"I often recommend my patients take Oracea(R) to help treat the signs and symptoms of rosacea," said Hilary Baldwin, MD, associate professor and vice chair, department of dermatology, SUNY Downstate Medical Center. "But most importantly, I encourage those with rosacea and anyone who suspects they may have the condition to see a dermatologist to establish a treatment plan that works for them."

For more information, visit

About Rosacea

Rosacea is a chronic disorder primarily of the facial skin, often characterized by flare-ups and remissions. It typically begins any time after age 30 as a redness on the cheeks, nose, chin or forehead that may come and go. Over time, the redness tends to become ruddier and more persistent, and visible blood vessels may appear. Left untreated, bumps and pimples often develop, and in severe cases the nose may grow swollen and bumpy from excess tissue. Although rosacea can affect all segments of the population, individuals with fair skin who tend to flush or blush easily are believed to be at greatest risk. While there is no cure for rosacea and the cause is unknown, medical therapy is available to control or reverse its signs and symptoms. Individuals who suspect they may have rosacea are urged to see a dermatologist or other knowledgeable physician for diagnosis and appropriate treatment.

About the National Rosacea Society

The National Rosacea Society (NRS) is the world's largest organization dedicated to improving the lives of the estimated 14 million Americans who suffer from this widespread but poorly understood disorder. Through education and advocacy, our mission is threefold: to raise awareness of rosacea, to provide public health information on the disorder, and to encourage and support medical research that may lead to improvements in its management, prevention and potential cure. Since 1992, the NRS has made a difference in the way rosacea patients are treated and the way this widespread disorder is perceived and understood. Information and materials are available on the society's Web site at

About Galderma

Galderma, created in 1981 as a joint venture between Nestle and L'Oreal, is a fully-integrated specialty pharmaceutical company dedicated exclusively to the field of dermatology. The Company is committed to improving the health of skin with an extensive line of products across the world that treat a range of dermatological conditions. With a research and development center in Sophia Antipolis, France, Galderma has one of the largest R&D facilities dedicated exclusively to dermatology. Leading worldwide dermatology brands include Differin(R), MetroGel(R) 1%/Rozex(R), Clobex(R), Tri-Luma(R), Loceryl(R), Vectical(TM) Ointment, Epiduo(TM) Gel and Cetaphil(R).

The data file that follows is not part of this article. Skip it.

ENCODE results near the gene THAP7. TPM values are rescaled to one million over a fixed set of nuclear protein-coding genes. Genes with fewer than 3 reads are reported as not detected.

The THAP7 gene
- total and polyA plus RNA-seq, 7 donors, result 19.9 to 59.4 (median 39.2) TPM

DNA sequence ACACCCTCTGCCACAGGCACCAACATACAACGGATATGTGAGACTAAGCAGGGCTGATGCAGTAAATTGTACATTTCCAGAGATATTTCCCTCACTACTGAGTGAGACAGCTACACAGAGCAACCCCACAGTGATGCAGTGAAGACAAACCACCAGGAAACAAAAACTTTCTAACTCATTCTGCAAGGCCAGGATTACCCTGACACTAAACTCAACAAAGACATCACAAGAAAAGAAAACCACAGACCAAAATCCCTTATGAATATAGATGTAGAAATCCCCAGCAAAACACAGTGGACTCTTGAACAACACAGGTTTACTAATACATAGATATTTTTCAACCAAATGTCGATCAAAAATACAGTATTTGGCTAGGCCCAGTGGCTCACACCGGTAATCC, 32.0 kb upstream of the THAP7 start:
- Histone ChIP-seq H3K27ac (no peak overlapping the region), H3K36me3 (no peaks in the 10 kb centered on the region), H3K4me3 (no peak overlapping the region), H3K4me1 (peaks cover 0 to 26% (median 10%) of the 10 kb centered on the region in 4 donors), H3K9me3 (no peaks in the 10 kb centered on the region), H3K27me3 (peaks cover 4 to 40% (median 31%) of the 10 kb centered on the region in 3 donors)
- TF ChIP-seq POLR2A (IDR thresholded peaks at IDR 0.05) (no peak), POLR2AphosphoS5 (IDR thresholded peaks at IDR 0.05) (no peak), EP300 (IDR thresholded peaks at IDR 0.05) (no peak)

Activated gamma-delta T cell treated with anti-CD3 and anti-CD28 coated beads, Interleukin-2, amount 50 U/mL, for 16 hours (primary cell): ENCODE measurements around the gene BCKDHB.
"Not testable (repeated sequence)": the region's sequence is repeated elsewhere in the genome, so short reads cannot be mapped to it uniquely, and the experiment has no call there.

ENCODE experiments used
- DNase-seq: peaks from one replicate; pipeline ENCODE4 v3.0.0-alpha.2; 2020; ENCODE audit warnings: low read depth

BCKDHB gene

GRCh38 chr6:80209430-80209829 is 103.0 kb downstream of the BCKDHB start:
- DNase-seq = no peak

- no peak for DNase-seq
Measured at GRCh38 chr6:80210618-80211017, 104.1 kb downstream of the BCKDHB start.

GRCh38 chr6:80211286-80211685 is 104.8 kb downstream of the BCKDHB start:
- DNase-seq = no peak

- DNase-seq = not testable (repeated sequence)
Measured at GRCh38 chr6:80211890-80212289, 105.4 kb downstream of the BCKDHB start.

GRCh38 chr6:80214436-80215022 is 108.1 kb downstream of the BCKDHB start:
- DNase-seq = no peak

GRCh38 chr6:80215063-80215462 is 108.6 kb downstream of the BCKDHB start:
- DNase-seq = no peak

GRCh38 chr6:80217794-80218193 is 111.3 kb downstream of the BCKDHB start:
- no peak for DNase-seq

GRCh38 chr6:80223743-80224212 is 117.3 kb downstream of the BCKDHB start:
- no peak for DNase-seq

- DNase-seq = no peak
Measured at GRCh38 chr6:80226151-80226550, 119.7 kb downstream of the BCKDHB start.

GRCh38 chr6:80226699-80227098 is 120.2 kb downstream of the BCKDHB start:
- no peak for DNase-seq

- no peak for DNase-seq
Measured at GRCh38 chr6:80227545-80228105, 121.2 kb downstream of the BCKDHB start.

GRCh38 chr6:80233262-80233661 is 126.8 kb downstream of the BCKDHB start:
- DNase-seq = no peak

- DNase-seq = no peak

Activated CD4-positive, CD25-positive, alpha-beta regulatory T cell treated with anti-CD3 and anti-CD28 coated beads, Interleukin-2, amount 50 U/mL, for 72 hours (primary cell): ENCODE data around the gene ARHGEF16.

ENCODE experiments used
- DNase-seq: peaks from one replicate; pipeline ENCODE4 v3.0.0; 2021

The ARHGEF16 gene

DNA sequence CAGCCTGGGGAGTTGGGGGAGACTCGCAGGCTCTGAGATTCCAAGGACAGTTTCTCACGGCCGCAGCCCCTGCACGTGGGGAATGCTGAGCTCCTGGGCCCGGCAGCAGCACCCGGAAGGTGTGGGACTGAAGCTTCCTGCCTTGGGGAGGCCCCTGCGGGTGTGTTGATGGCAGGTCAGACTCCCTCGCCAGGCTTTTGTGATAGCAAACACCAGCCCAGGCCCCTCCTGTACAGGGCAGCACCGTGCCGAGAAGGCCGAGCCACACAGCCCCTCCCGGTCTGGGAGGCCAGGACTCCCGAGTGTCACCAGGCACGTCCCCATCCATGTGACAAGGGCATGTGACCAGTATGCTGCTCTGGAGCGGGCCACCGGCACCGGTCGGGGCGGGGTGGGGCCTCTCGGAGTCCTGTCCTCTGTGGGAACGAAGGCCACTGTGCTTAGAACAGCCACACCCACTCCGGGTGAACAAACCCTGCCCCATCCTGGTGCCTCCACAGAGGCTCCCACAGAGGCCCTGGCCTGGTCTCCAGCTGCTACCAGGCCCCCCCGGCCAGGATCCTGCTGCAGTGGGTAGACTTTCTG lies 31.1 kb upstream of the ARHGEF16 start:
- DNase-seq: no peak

For more information on Galderma, visit

About Oracea

Oracea(R) is indicated for the treatment of only inflammatory lesions (papules and pustules) of rosacea in adult patients. You may experience intestinal upsets, sore throat or sinus infections/sinusitis when taking Oracea(R). Do not take Oracea(R) if you are allergic to tetracyclines, and it may cause harm to a developing fetus; so do not take Oracea(R) if you are pregnant or breastfeeding. When taking Oracea(R), stay out of direct or artificial sunlight, and make sure you tell your doctor if you have stomach or GI problems, kidney disease, have a yeast or fungal infection, take blood thinners, take oral contraceptives, or take medicine to treat acne, psoriasis or seizures. Oracea(R) does not treat bacterial infections. Use Oracea(R) only as prescribed by your doctor. For more information about Oracea(R), see Full Prescribing Information.

About the National Rosacea Survey

Impulse Research Corporation conducted the survey in February 2009. Two populations were asked to participate in the survey: men and women aged 30+ diagnosed with rosacea by a physician and men and women aged 30+ who had not been diagnosed with rosacea. All of the potential respondents were members of the survey vendor's proprietary online panel. The survey panel is carefully selected to closely match U.S. population demographics aged 30+. The sample size for rosacea sufferers was 508 and for the general population, 504. The overall sampling error for this survey is +/-4% at the 95% level of confidence.

SOURCE National Rosacea Society